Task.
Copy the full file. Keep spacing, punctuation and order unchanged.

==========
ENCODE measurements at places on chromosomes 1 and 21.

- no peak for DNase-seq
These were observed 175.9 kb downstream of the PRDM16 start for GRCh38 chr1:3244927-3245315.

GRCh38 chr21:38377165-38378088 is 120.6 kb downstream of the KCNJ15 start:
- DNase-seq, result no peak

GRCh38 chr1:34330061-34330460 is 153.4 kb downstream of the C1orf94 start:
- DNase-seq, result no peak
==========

ENCODE measurements at places on chromosomes 1 and 21.

- no peak for DNase-seq
These were observed 175.9 kb downstream of the PRDM16 start for GRCh38 chr1:3244927-3245315.

GRCh38 chr21:38377165-38378088 is 120.6 kb downstream of the KCNJ15 start:
- DNase-seq, result no peak

GRCh38 chr1:34330061-34330460 is 153.4 kb downstream of the C1orf94 start:
- DNase-seq, result no peak